1.5 Stars out of 4
The most disappointing thing about Little Fockers is that it is not about its title. If there is a shred of reason for this threequel to be made is for it to be about children and for everyone, all us very impatient audiences. The two little Fockers – Samantha (Daisy Tahan) and Henry (Colin Baiocchi) - are just puerile nuisances, who are onlookers of the ‘drama’. They’re convenient enough to speak a dreadfully unfunny one-liner and then we cut to a closeup of Jack Byrnes’ (Robert De Niro) eyes. If the first two films did not hammer this home, Jack’s a real intimidator.
The regular cast are as follows: Gaylord/Greg Focker (Ben Stiller), Pam Focker (Teri Polo), Dina Byrnes (Blythe Danner), Roz Focker (Barbara Streisand), Bernie Focker (Dustin Hoffman), Kevin Rawley (Owen Wilson) and the rest that have been mentioned. To add up a few minutes to the run time, we’re even introduced to a few others: Andi Garcia (Jessica Alba) - oh and it is too clever, her name is the feminine form of the Oceans’ Eleven star, isn’t that neat? Even Harvey Keitel plays a rugged Randy Weir, and when he shows off to De Niro in some scenes we expect buddy Bob to mutter: “Suck on this!” A little reference back to the good old Taxi Driver days.
What essentially encumbers Little Fockers is a ridiculously vexing parody. It’s like bad Scorsese-Coppola satire slithered its way into the left over rubbish that is Little Fockers. The script does not try about the first minute in or so. What we have are two very different, but nicely amenable families – the Byrnes’s and the Focker’s – who are caught in that stage of life where everything is fine. Some characters are taking up Spanish dancing, some of them have their own talk show, and others are just looking to find that clandestine side again.
Here is where Little Fockers does my most hated of all contrivances in film: it takes a scenario that could easily be solved in say twenty minutes and a good sit down and then snowballs into a 100 minute laugh-free comedy (I note that irony) where each scene builds from lazy to just plain desperate. The most discouraging thing here is that director Paul Weisz cannot even deceive his audience that there is a reason to make this film. We should always be suspicious when a movie releases a third movie, because if you are not The Matrix or say Lord of the Rings, there is no need for the third time around.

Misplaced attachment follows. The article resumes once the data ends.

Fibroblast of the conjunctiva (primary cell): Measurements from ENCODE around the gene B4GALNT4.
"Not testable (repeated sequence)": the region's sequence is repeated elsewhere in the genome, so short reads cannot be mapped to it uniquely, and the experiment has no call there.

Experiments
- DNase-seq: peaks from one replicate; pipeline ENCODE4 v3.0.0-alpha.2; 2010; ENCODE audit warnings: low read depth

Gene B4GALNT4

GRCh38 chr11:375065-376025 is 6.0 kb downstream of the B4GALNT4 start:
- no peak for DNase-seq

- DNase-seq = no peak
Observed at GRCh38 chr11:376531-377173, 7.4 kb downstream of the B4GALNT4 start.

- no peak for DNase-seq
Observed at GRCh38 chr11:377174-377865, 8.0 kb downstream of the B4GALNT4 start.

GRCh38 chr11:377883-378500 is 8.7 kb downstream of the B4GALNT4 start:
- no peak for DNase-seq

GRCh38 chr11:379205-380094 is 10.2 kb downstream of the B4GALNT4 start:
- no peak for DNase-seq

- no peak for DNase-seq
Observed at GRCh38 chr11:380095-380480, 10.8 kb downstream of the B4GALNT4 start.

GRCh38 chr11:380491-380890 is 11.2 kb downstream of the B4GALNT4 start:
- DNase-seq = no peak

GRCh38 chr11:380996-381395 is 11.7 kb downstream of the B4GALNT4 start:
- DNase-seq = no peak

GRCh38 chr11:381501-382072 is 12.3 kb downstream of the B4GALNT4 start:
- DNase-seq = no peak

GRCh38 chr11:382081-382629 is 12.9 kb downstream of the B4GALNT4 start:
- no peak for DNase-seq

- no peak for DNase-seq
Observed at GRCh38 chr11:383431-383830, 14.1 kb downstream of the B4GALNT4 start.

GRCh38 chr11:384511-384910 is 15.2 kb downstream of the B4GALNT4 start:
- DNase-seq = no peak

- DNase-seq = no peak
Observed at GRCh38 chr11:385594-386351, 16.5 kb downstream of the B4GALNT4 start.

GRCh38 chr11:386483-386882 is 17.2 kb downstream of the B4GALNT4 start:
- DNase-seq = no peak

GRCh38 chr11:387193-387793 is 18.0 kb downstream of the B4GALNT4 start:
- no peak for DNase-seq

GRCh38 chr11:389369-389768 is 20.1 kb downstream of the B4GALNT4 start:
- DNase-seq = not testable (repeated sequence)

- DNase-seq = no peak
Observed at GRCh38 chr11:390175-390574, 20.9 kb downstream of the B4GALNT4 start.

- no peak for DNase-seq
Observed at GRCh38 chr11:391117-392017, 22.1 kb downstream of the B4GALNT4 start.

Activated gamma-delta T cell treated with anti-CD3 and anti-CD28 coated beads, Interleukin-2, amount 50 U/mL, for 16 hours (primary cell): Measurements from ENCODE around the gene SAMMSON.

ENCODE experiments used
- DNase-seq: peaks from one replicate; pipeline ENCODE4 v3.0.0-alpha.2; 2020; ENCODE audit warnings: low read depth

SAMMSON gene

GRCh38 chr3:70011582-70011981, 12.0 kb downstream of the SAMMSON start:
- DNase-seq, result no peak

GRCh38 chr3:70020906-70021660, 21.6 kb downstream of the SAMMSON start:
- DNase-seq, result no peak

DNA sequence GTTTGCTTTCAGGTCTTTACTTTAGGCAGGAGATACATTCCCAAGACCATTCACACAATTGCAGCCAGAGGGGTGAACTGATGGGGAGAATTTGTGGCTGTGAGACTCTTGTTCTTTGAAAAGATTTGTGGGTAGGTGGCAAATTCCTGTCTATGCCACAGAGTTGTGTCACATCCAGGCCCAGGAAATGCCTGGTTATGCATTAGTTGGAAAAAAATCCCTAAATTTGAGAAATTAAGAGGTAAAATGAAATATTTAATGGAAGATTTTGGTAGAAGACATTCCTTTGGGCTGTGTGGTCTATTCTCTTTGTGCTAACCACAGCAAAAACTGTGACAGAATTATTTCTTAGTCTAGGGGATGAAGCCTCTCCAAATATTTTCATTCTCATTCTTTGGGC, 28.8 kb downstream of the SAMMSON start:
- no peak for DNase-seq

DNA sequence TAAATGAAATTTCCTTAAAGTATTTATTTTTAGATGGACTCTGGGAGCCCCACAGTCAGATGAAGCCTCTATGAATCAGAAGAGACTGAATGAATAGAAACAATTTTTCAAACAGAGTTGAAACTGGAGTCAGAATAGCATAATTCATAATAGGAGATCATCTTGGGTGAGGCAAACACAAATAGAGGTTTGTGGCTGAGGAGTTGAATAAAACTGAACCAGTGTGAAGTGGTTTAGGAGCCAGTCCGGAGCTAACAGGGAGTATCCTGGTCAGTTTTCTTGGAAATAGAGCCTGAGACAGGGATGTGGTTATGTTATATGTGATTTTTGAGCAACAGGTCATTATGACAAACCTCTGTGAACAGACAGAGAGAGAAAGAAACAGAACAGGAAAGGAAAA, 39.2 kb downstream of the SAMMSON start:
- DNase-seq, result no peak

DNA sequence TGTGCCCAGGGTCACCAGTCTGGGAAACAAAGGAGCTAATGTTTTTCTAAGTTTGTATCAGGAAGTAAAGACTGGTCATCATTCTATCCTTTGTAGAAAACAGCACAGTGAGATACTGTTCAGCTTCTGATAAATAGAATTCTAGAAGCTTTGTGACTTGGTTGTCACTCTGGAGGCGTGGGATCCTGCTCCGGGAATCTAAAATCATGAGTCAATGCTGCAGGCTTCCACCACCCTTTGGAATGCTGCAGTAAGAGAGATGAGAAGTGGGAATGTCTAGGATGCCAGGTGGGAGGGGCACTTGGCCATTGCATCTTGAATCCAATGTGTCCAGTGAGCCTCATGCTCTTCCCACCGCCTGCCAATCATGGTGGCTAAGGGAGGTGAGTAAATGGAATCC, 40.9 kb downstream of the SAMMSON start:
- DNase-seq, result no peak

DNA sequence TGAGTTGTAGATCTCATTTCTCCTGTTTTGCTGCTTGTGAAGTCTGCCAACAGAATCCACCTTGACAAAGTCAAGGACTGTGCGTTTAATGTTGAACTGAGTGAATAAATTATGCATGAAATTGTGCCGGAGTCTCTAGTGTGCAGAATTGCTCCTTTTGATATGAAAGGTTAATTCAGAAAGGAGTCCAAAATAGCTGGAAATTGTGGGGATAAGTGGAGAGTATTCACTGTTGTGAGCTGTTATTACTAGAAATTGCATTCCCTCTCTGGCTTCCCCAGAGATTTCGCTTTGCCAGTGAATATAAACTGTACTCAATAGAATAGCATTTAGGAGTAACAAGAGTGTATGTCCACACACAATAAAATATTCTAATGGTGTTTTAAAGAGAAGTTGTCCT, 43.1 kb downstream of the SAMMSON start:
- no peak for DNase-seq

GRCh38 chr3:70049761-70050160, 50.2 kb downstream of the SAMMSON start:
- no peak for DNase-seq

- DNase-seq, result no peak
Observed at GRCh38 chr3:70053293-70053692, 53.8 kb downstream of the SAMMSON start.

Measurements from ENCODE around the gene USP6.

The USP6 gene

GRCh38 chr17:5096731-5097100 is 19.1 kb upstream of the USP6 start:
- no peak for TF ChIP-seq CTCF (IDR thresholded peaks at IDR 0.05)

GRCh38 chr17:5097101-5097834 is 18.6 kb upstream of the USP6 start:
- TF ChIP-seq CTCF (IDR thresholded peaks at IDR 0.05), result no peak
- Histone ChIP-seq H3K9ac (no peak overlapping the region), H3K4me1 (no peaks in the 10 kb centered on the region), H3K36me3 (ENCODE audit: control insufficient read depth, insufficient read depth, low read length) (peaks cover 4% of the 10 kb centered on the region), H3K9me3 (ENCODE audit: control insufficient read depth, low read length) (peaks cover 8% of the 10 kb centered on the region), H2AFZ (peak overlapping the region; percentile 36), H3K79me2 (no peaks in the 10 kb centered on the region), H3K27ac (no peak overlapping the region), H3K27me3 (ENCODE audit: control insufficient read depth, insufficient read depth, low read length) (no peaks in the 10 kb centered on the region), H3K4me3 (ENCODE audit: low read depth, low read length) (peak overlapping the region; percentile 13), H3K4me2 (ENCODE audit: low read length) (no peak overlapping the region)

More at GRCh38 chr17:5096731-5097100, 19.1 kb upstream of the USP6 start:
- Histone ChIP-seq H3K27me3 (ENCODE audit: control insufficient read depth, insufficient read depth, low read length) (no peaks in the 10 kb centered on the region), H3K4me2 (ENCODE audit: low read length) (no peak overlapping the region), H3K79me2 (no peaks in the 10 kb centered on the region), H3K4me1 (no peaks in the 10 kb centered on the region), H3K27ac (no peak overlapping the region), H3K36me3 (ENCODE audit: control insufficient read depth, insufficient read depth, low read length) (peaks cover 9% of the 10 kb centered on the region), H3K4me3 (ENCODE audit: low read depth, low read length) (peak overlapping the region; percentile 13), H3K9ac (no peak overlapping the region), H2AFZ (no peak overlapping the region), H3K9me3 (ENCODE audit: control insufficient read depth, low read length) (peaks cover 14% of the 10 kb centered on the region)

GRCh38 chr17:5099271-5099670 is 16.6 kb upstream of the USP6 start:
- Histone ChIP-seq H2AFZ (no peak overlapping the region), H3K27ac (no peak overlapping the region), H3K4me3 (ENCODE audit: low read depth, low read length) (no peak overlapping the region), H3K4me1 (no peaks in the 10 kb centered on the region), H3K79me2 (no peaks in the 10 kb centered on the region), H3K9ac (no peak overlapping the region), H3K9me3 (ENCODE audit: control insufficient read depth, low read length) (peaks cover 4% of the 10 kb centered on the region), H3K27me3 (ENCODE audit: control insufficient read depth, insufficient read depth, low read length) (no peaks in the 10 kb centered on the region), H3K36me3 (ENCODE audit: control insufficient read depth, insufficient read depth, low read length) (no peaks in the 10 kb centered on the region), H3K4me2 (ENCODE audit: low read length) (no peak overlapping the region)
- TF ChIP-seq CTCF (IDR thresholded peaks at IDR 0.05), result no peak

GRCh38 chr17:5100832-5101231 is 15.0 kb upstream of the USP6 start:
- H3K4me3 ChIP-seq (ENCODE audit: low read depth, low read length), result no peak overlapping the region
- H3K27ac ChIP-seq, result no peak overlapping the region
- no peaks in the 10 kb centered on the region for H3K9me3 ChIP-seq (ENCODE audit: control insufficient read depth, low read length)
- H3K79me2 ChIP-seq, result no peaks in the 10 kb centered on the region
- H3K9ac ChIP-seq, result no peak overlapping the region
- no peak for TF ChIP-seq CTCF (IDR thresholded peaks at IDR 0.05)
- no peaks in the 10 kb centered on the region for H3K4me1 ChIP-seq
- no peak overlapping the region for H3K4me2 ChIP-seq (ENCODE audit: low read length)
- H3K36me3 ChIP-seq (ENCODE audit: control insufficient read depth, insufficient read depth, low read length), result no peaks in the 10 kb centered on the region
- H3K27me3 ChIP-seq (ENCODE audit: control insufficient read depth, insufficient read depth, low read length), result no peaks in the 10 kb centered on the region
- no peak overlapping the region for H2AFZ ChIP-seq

But Weisz fails to convince us that the material is worthy because Little Fockers lacks the urgency the other two had (even though I found Meet The Fockers comedically devoid). In the first film, a hailed classic, we were on the tip of our toes when Gaylord went to ‘meet the parents.’ In the second go-around, we were somewhat anxious to see how absurd the situations would be when we ‘met the Fockers.’ Now, I’m not exactly sure what the pay off or suspense is. There is a Bat Mitzvah arranged for the little Fockers at the end, but that is about as dramatic as a clown on Sominex.
So you will find yourself very letdown by Little Fockers. When Jessica Alba takes role and tries to stir conflict, we become more aware that she is just a pretty face and could use a few days at Dramaturgy 101. I was particularly galled in a scene where Andi hits on Greg to the point that they flop down in a muddy pit passed out on alcohol and a Viagra-like drug. That scene relies on Alba’s hope for talent that by the end of it we’re exhausted from gawking.
So when the humour tries to distract the pointless story, everything feels tasteless. De Niro calls Greg the “Godfalker” and a remix of Nina Rota’s theme song simmers in the background. Dreadful self-referentiality. And even the sexual innuendo is particularly tasteless. At one moment, a principle named Prudence (Laura Dern, I miss her David Lynch films by the second) mistakes Greg and Jack to be a gay couple. The awkwardness following suggests something unfunny: how bad it would be to not be the straight type. In the last scene, when we expect things to warm up, there is a jarring joke bordering on anti-semitism. But it’s okay, I guess, it came from Hoffman (who is too underused here).
Not much to marvel in here. I’ve written this review more in tone to a one-star review, which is where I was - until the credits. As the credits rolled, we see Jack discovering a great cyber site – just guess – and watching a video of Greg impersonating Jack on a podium. Then it is done in remix and the youth crowd chortle in their ability to relate. That’s a good attack on human nuance. The one-and-a-half star marginally arose…
Little Fockers, unfortunately, never finds any room for subtleties. No moments for good-spiritedness and only some marginal times for fun. At least there was one reach for parody that gave me a tickle. When Stiller is in a ball pool, Jack hides beneath and there is a jocular spinoff of Jaws. Regardless and needless to say, Weisz - you’re gonna need a bigger (and better) movie.